Guest blog (Trisha): “On Running with Christina”

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Saturday morning, 7am – my alarm goes off and reminds me that I need to wake up and run 10 miles.  It’s 23 degrees outside and the ground is dusted with that beautiful early winter snow.  My bed is warm – so very, very warm – and I’m tempted to bail.  I know that to do so would mean later retribution from the queen of guilt, a lovely Catholic trait we share, and zero sense of accomplishment, so I leap out of bed and into my cold weather gear.  Egg, toast, a little coffee, layers, sunscreen, keys – out the door.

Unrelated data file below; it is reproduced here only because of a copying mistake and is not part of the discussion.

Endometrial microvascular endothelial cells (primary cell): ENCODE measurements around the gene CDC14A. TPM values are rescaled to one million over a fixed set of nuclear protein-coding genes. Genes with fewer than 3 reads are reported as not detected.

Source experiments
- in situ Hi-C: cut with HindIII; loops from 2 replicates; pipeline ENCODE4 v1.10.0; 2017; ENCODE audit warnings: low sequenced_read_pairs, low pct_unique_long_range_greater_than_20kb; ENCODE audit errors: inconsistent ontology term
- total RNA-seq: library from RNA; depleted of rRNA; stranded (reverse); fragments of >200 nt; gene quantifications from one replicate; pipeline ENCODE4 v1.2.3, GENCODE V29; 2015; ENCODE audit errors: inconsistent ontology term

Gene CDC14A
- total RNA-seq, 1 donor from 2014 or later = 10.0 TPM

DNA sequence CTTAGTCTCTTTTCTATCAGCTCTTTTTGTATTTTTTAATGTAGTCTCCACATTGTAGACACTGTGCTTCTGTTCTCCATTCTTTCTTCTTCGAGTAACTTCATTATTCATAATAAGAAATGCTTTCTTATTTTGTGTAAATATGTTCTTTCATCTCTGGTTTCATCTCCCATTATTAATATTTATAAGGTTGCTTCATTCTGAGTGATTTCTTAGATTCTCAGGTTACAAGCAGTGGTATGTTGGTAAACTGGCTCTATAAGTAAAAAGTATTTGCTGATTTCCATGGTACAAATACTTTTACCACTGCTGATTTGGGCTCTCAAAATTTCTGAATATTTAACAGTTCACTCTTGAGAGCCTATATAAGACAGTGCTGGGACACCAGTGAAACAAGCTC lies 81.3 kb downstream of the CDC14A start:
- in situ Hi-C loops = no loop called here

Thankfully, today it’s not all that windy and the sun is glowing just behind a light curtain of clouds. It’s actually beautiful up on the Sante Fe trail and I’m excited to tackle 10 miles again.  We gear up, secure layers, and walk just to the first downhill to start.  10 miles.  I can do this.  Slowly.

It’s hard to believe some days that I’ve become this dedicated runner.  When I started running last Spring, I hated it.  I felt good about myself, I dropped a few pounds and probably added years to my life because of the stress release, but I hated pretty much every mile.  I was going it largely alone, and I always felt unaccomplished.

I really was ready to drop the whole idea until Christina moved back from Tennessee and foiled my plans.  We ran the Garden of the Gods 5k in May and I caught the bug – that little accomplishment fueled the next few weeks of workouts.